Jurgen Klopp has explained his decision to call upon professional surfer Sebastian Steudtner during Liverpool’s pre-season training camp in Evian.
Steudtner, one of the world’s best high-wave surfers, joined the Reds squad during their time in the south of France to conduct a presentation in one of the training facility’s swimming pools.
This is the latest example of Klopp and his backroom staff identifying marginal gains off the pitch, after the appointment of specialist throw-in coach Thomas Gronnemark last year.
Clearly, Steudtner was not brought in to improve techniques with the ball, but speaking to BBC Radio 5 Live’s Football Daily podcast, Klopp revealed the psychological influence he could have.
“There’s not a proper purpose for it. It’s not that you say ‘he’s here because he can tell us that’,” he told Juliette Ferrington.
“First of all, it’s something completely new, it’s something completely different.
“Sebastian Steudtner is a German guy, but that’s not the reason why he was in: he’s the world’s best high-wave surfer.
“If you watch videos on YouTube you’re already so impressed that you think ‘wow, he’s completely, all the time, in a life-threatening situation, and he’s going for that’.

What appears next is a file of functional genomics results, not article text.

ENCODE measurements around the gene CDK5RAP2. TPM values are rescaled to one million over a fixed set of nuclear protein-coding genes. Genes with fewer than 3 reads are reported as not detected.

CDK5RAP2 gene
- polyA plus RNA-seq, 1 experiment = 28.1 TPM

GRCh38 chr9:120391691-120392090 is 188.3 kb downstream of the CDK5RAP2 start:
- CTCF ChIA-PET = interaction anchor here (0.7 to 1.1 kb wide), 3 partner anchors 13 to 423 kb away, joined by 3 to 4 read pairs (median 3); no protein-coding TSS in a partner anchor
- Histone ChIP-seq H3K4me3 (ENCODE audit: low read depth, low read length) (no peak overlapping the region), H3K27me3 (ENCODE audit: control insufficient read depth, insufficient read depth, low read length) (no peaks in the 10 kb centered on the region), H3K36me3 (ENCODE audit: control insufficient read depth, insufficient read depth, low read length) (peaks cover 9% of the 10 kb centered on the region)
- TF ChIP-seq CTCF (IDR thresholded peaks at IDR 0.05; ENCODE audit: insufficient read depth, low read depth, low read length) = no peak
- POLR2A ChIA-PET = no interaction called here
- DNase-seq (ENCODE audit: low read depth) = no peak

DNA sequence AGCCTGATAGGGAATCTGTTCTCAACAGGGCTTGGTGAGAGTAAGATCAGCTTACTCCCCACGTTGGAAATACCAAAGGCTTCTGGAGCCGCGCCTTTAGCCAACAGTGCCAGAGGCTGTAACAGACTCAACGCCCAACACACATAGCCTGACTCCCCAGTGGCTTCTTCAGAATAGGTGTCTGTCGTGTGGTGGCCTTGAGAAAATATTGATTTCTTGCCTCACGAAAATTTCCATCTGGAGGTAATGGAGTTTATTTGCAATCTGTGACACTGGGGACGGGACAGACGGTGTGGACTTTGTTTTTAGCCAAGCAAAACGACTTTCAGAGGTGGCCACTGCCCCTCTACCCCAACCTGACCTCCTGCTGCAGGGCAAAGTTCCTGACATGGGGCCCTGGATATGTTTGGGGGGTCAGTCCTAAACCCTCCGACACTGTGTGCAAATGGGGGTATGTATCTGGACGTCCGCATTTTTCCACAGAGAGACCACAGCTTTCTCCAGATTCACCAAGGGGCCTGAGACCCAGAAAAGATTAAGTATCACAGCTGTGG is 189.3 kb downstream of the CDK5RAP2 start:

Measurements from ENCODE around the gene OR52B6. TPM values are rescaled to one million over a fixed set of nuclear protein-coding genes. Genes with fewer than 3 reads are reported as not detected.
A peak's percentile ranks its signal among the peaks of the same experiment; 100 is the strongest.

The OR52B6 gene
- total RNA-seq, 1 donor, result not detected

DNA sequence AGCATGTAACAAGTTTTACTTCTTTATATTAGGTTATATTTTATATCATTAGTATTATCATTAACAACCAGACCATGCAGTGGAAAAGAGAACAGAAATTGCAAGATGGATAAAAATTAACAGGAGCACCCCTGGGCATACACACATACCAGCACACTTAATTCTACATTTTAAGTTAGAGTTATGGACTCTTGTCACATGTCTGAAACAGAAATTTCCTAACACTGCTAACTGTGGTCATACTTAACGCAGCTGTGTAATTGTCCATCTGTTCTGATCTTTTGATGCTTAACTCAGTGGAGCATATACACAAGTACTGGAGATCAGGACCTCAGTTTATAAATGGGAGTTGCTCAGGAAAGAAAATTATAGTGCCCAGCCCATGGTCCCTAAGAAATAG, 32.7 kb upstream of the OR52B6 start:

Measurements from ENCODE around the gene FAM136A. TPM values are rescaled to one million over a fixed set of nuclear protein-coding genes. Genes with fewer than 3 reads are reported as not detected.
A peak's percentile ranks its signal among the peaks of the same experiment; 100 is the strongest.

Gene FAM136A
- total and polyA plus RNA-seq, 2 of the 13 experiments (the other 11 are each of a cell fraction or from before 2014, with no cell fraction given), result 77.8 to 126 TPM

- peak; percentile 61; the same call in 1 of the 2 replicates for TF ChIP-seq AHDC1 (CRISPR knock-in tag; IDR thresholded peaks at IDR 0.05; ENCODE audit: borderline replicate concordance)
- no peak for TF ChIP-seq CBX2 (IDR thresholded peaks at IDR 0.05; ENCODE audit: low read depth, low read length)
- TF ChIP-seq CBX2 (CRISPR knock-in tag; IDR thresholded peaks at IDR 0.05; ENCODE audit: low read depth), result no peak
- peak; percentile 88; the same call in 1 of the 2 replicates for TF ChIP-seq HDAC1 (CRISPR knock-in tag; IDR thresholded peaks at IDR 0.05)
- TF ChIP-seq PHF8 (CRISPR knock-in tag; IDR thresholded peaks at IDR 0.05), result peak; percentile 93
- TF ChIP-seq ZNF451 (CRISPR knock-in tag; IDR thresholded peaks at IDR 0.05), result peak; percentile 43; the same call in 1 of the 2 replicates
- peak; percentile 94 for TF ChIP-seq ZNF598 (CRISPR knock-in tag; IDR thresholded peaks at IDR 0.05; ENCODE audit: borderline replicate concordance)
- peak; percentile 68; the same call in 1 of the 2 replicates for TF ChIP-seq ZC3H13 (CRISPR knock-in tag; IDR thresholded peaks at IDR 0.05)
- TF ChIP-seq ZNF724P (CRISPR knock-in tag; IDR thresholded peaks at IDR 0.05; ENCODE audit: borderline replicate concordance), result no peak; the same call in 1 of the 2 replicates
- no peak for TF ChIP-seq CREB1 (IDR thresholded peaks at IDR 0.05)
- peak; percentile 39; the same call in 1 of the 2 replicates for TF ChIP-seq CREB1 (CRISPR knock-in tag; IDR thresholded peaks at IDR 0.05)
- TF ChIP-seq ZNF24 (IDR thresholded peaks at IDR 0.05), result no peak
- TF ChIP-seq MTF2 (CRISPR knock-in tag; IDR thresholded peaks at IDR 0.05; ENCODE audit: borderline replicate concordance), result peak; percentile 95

“If he surfs the highest wave he’s ever seen, then he’s looking for the next-highest wave, and he’s waiting for that the whole year, maybe two years, maybe three.
“He’s waiting for that wave and wants to surf it.
“And without [saying] ‘look these are the similarities’, I don’t even have to say.”
Part of Steudtner’s session involved testing the squad’s ability to breathe underwater and, as Klopp continued, adapt their mindset to prove they can “perform much more than [they] ever imagined.”
“The boys were in the pool and started putting their heads underwater,” the manager said.
“Thirty seconds, 40 seconds, 50 seconds…the boys came up.
“Then he explained how to cool down your mindset, how to bring yourself in another, maybe happier, place so you can do that for longer.
“And we had players that did it for three minutes then. Three minutes, underwater, after half an hour of teaching!
“The world record is about 12 minutes or something like that, I couldn’t believe that. That means that you can perform much more than you ever imagined.
“That’s only little things. It’s not about using that now and I tell them ‘hold your head underwater and you will see you are not tired’ or whatever.
“It’s not like this, it’s just the experience. It’s just to do something different and bring in interesting people.
“Because we are so focused on our football that sometimes we lose other things. That helps from time to time.
“He’s a brilliant personality and was really, really interesting. He stayed with us for another two days, he was a part of the table-tennis tournament and everything!”